Sunday, January 15, 2012

So Many Books – So Little Time.

I’ve started reading again. Voraciously.  To-do lists abandoned and hours lost to chapter after chapter – a few quick pages before work or while waiting for the pasta water to boil – waking in the middle of the night and not being able to resist picking up the story just to see where the next page leads.  Whether on the kindle Steve gave me or an actual book in my hands, I’ve reignited a passion that I had, sadly, over the years set aside.  Throughout my childhood and young adult years I was never without a book. I devoured them.  Not quite a speed reader, the pages still flew and I would often get to the end of a book, able to relay the plot, character development, setting, etc, but not able to recall the protagonists name if it wasn’t “integral” to the story.  The stories were what filled a void for me. 

And I wrote…but over the years as my reading waned, so did my writing.  Both were sporadic and when I picked up either passion, I noticed the resistance from lack of use. 
So I’ve started reading and writing again.  Finding a balance for the two is a work in progress.  Joyce Carol Oates, in The Faith of A Writer, shares advice for reading as a writer: “Read widely, read enthusiastically, be guided by instinct and not design. For if you read, you need not become a writer; but if you hope to become a writer, you must read.” 
I understand and agree with the sentiment and necessity for having both in your life. Not wanting to spend a few hundred bucks to get back in the reading swing, I turned to two free avenues for now.  When I got my kindle I downloaded mostly free classics I’d either not read or wanted to revisit.  I returned to a longtime staple, the public library and began to borrow books again (or to download them from their website).  Still, I felt a sense of distrust in myself and the choices I was making. Where to even begin to read good writing again to help me enhance my writing?  I didn’t feel a sense of trust in the New York Times Bestseller list.  I didn’t want to run down Oprah’s book club choices.  So I turned to the few blogs that I started to follow at the end of last year.  David Abrams, of The Quivering Pen, wrote two blogs, My Year of Reading: The Best Books of 2011 and My Year of Reading: Favorite Covers of 2011.  The second struck a chord with me as my library time often consisted of me standing, head tilted to one side, attempting to read titles, but most often picking a book off of the shelf because of the color of the spine, the font, or the wrap around bit of the cover that I could see.  Taking a leap of faith in Abrams and his choices, I have based my starting reading list from his two blog posts.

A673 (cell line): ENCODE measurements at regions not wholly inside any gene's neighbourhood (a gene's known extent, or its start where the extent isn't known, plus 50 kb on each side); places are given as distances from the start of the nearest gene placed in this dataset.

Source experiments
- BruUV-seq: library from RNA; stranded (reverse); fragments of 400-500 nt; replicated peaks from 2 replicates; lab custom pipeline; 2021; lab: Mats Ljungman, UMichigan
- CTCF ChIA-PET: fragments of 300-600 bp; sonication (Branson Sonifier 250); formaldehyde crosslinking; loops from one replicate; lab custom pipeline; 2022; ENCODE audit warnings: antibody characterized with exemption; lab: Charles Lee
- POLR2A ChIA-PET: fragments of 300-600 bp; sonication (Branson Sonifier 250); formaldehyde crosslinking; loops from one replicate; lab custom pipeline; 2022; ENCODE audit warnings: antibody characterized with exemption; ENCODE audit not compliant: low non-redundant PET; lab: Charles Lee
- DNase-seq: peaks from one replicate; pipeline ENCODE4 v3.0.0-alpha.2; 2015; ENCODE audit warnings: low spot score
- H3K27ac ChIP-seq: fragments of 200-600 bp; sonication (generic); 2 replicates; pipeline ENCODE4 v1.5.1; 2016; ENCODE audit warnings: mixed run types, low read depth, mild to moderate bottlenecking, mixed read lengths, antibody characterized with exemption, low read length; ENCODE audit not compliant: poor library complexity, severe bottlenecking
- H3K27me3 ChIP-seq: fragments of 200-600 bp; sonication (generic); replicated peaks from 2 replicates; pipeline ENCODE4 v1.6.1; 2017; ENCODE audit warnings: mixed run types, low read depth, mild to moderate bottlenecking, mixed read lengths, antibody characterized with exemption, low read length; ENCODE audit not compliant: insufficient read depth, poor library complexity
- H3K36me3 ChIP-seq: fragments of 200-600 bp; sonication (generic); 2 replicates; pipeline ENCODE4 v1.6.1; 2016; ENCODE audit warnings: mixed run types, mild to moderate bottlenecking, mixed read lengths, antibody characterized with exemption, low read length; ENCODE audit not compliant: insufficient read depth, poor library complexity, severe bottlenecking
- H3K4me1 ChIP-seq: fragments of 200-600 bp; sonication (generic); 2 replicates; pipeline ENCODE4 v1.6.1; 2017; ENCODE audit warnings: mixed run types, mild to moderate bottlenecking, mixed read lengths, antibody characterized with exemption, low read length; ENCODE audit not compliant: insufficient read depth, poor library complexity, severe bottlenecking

For the kindle, I still go to Amazon to browse the free kindle section, but primarily download free books from Pixel of Ink.  Both Abramson’s list and Pixel have led me to a much wider variety of genres than I ever used to read. As I turn page after page and flow from one book to the next, what I find is that I’m feeling the flow of the writer better than I used to.  I’ve become more discerning of excellent writing over good (and bad) and have come to appreciate those small details (hah!) like a protagonists name or the name of a town can be integral to the plot, character development and setting.  I’m able to differentiate to a greater degree a depth to a plot, a writing style or theme – a true gift of an writer’s words to transport you to another place.
I’m grateful the fallow years of reading (and writing) nestled between my voracious years still managed to hone skills to recognize good writing and a desire to produce quality work of my own.  The trick now will be to not use my newfound reading passion as procrastination to my writing projects…let the balancing act begin!

1 comment:

  1. Love it, Amy! I'm going to check out those two blog posts you mention. I love how your reading is improving and you feed that back into your writing. My own problem is I get so caught up in reading that I want to keep doing that and forget about writing. I need to find that balance, too. Love the Oates quote!